Police officials estimate they could raise as much as $1 million a year by charging for the police protection they have long provided free for conventions and big events, including the Indiana Black Expo Summer Celebration, the 500 Festival and the Indianapolis 500.
The idea, though controversial in a city whose name is synonymous with its world-famous race, isn’t far-fetched. As public safety budgets across the country tighten, cities such as Louisville, Ky., and Salt Lake City have re-examined whether they should offer free event policing. Other big convention cities, including Las Vegas, have charged vendors for years.
But it’s not a plan without consequences. Some of the city’s biggest draws, such as the Summer Celebration and the 500-Mile Race, which attract tens and even hundreds of thousands of people every year, also incur the highest security costs — more than $200,000 for Expo and nearly $140,000 for the race . . .
“We are in an extremely competitive marketplace,” said Republican City-County Council member Jack Sandlin, a former Indianapolis police officer. “Thirty years ago, we made a decision to attract sports and other events. The extra cost was part of that. Could charging for police services cause us to lose events? “That’s something to think about.” . . .
Today, Louisville officials don’t charge for everything. But Churchill Downs, the site of the city’s flagship event, the Kentucky Derby, is required to reimburse about $225,000 in security costs, said Dwight Mitchell, spokesman for the department . . .
Mayor Greg Ballard’s spokesman, Marc Lotter, said charging organizations for police protection would discourage conventions from coming to Indianapolis and would “hurt the city’s economy.”
“It doesn’t make economic sense, and it would cost the city in the long run,” he said. “It would make it more expensive for these events to come here.”
Council President Maggie Lewis, a Democrat, said charging a fee is at least worth discussing, but she said she would want organizers to consent to it.
“I would support it if the Black Expos, for instance, came along voluntarily,” she said. “But if they said it was too much of a burden, I would be concerned about imposing something on them.” To do so, she said, could create conflict. “That wouldn’t be good; IBE is part of our city’s fabric,” Lewis said . . .IMPD is actually low-balling the actual cost of these events, particularly the Indianapolis Motor Speedway. Hell, the owners of the Kentucky Motor Speedway pay Kentucky's State Police $150,000 a year for a track that draws far fewer spectators than the Indianapolis Motor Speedway, but who is going to call them out on it. If someone can afford to pass out expensive pacer cars to members of the 500 festival committee to drive around town and flaunt the whole month of May, then surely they can cough up the extra dollars to pay for the extra policing costs their events cost the taxpayers.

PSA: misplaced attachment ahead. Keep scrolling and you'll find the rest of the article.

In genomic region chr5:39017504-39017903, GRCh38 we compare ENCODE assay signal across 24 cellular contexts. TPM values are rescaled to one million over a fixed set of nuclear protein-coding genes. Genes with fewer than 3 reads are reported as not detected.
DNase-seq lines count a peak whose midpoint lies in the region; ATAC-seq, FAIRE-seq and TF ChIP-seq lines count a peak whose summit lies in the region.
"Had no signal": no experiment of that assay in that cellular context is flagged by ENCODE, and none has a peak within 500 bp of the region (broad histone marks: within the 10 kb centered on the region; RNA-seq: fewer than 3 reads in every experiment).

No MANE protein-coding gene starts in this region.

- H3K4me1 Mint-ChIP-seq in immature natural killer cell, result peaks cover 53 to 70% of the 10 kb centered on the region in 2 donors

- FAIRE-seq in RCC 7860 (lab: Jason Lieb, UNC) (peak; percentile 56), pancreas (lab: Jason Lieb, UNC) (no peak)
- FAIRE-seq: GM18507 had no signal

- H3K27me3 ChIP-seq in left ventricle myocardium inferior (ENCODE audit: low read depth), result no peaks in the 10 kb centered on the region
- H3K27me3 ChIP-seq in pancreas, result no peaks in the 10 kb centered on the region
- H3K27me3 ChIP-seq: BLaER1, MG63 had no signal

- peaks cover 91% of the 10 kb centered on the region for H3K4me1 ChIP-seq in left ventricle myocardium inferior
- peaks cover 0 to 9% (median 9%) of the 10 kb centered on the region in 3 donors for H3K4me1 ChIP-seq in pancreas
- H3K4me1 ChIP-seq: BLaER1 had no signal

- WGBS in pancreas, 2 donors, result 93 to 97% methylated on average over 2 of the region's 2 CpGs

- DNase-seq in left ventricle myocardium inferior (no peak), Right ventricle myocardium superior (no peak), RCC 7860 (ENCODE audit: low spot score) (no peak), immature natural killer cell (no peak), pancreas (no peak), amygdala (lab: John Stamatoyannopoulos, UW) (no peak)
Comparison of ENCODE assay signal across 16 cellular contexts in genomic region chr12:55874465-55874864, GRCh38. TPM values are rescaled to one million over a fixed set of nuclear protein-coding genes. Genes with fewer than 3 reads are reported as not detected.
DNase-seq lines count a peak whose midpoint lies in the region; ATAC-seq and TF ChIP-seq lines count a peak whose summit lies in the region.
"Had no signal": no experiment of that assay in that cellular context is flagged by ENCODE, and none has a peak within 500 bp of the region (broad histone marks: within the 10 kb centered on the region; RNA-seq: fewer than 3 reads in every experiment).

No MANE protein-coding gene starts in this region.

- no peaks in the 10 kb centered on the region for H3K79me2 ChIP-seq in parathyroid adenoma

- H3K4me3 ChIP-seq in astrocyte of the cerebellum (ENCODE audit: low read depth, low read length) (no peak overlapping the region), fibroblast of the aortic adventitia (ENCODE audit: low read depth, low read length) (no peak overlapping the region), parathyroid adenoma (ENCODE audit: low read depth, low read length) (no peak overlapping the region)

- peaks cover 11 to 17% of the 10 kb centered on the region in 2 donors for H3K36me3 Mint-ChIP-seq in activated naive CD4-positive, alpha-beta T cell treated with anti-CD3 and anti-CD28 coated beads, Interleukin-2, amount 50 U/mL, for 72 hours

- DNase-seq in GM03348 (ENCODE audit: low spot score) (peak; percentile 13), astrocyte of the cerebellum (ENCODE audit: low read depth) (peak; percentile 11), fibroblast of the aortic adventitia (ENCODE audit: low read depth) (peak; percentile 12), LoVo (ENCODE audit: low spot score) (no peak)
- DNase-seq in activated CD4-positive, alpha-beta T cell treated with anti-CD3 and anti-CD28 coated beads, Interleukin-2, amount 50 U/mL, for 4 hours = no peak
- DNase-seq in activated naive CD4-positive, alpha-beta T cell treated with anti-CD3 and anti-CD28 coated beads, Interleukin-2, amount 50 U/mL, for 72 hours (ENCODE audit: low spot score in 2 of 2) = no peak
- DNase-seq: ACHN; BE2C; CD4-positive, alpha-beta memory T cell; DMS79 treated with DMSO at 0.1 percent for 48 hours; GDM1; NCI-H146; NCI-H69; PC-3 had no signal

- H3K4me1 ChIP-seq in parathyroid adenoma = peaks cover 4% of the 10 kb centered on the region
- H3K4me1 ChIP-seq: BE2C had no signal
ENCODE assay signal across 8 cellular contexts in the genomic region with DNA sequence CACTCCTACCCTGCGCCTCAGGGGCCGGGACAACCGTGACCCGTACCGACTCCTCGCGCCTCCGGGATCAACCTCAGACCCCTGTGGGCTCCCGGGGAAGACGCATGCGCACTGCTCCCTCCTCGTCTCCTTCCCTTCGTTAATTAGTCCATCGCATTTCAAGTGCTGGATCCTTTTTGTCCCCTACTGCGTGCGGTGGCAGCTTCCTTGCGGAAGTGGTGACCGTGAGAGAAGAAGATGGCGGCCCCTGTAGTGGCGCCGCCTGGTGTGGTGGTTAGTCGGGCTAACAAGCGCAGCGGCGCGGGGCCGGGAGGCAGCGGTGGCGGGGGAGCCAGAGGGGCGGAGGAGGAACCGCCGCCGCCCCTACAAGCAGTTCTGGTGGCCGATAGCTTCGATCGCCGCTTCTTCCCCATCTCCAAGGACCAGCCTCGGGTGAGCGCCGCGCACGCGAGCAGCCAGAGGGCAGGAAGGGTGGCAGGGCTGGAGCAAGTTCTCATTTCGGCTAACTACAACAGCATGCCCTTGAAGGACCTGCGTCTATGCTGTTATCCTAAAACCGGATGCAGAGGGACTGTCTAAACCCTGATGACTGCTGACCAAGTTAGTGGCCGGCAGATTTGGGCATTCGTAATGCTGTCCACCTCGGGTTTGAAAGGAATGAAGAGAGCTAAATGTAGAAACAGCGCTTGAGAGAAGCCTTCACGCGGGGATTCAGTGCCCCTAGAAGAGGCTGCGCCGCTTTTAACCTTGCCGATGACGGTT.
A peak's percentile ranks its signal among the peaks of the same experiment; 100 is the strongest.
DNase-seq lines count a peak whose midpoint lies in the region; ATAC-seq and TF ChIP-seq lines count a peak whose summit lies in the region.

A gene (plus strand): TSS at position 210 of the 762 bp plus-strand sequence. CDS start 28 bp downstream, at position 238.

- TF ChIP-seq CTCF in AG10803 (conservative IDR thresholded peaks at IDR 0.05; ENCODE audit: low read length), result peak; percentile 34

The Gannett-owned Indianapolis Star is in bed with all of these corrupt cronies who are constantly picking our pockets and covers up all of their criminal activity comprised of various forms of bribes, kickbacks and payoffs. The priorities of these people are so screwed up it is beyond belief. The City-County Council President will only go along with it if the sponsors of the event consent to paying the fees! What about the people she was elected to serve? Can you believe it? Do we not have a voice? We, the people, do not consent to allowing these freeloaders to use our police services for their own self-serving benefit at the cost of the rest of the community, Ms. Lewis. That's all that you should care about, but we know why you don't think that way because we know where the money in your bank account is derived. This is what happens when virtually everyone making the decisions is on the downtown mafia's payroll in one form or another. Until there is a complete revolution in the way this city is run, you will continue to be taxed into servitude for the sole benefit of a small group of elitist downtown mafia members who have bought off the Mayor and most of your city council members.